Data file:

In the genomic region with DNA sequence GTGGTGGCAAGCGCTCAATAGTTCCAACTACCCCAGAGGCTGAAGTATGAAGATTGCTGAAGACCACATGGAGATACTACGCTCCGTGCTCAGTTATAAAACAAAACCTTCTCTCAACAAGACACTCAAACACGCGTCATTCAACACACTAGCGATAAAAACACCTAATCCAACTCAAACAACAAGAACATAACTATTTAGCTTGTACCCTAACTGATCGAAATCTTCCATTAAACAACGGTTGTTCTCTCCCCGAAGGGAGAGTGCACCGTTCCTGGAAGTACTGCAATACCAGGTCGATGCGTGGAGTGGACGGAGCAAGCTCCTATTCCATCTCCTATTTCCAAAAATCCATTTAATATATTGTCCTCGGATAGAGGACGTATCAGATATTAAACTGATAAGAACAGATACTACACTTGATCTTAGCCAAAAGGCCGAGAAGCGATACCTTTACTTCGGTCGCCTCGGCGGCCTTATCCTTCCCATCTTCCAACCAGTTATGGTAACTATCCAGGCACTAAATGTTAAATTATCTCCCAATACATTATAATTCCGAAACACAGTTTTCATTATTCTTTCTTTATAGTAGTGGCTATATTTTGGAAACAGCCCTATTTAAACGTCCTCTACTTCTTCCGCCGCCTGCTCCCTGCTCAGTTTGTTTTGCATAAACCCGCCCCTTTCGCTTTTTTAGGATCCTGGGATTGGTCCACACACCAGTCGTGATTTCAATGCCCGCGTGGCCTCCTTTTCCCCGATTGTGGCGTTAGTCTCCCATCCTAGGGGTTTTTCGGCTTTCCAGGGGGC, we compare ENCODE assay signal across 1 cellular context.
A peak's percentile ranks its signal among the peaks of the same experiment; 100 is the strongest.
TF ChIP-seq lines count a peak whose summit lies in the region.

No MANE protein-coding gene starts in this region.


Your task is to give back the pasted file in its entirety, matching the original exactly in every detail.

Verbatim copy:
In the genomic region with DNA sequence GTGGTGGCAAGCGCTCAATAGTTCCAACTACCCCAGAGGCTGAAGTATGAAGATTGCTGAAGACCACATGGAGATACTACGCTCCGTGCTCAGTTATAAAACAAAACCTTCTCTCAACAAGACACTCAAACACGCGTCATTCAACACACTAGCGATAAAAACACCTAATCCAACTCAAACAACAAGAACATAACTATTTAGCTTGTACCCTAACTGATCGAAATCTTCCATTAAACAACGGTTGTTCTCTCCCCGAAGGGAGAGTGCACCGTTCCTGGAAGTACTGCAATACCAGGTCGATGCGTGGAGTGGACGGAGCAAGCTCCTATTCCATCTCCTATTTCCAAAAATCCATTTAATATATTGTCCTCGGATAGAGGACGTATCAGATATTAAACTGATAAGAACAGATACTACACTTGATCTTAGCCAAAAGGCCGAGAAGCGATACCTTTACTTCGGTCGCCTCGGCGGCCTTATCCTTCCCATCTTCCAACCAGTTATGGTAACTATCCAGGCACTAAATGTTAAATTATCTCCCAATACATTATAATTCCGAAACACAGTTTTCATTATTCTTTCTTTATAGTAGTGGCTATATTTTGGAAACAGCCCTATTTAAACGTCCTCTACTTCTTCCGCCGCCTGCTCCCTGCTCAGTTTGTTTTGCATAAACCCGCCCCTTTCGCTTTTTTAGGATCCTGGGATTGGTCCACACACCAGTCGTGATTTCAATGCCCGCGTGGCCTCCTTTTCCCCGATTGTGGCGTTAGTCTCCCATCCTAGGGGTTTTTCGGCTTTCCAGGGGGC, we compare ENCODE assay signal across 1 cellular context.
A peak's percentile ranks its signal among the peaks of the same experiment; 100 is the strongest.
TF ChIP-seq lines count a peak whose summit lies in the region.

No MANE protein-coding gene starts in this region.